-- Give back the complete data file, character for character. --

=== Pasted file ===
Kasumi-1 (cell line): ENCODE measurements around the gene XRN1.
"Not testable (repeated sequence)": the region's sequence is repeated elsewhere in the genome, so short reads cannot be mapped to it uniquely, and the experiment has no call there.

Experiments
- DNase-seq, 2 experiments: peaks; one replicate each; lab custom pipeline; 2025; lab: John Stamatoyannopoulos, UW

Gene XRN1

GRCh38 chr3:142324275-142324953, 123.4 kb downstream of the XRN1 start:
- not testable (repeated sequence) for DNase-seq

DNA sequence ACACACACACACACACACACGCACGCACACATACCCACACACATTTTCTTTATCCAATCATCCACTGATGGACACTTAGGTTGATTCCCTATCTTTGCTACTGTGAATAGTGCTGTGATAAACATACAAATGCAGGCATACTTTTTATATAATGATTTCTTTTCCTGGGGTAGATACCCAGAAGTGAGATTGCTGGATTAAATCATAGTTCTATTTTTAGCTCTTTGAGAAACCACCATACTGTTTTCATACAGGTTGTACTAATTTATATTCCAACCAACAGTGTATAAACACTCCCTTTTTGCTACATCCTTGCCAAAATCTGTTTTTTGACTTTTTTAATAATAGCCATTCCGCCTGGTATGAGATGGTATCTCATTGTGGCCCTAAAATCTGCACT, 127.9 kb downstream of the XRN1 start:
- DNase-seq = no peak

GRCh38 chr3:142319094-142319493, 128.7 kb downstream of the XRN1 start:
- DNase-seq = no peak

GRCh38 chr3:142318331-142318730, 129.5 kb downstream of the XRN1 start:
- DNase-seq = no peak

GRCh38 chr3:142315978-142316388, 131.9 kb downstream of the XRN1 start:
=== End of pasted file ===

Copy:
Kasumi-1 (cell line): ENCODE measurements around the gene XRN1.
"Not testable (repeated sequence)": the region's sequence is repeated elsewhere in the genome, so short reads cannot be mapped to it uniquely, and the experiment has no call there.

Experiments
- DNase-seq, 2 experiments: peaks; one replicate each; lab custom pipeline; 2025; lab: John Stamatoyannopoulos, UW

Gene XRN1

GRCh38 chr3:142324275-142324953, 123.4 kb downstream of the XRN1 start:
- not testable (repeated sequence) for DNase-seq

DNA sequence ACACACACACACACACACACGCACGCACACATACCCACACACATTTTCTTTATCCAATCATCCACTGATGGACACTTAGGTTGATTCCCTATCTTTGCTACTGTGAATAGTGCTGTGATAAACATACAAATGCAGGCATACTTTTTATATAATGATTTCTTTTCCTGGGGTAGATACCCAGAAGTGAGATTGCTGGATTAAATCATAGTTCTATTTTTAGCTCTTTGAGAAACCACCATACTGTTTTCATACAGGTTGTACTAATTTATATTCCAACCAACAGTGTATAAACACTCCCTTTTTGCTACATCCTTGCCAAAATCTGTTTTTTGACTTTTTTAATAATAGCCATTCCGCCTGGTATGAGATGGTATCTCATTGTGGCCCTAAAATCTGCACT, 127.9 kb downstream of the XRN1 start:
- DNase-seq = no peak

GRCh38 chr3:142319094-142319493, 128.7 kb downstream of the XRN1 start:
- DNase-seq = no peak

GRCh38 chr3:142318331-142318730, 129.5 kb downstream of the XRN1 start:
- DNase-seq = no peak

GRCh38 chr3:142315978-142316388, 131.9 kb downstream of the XRN1 start: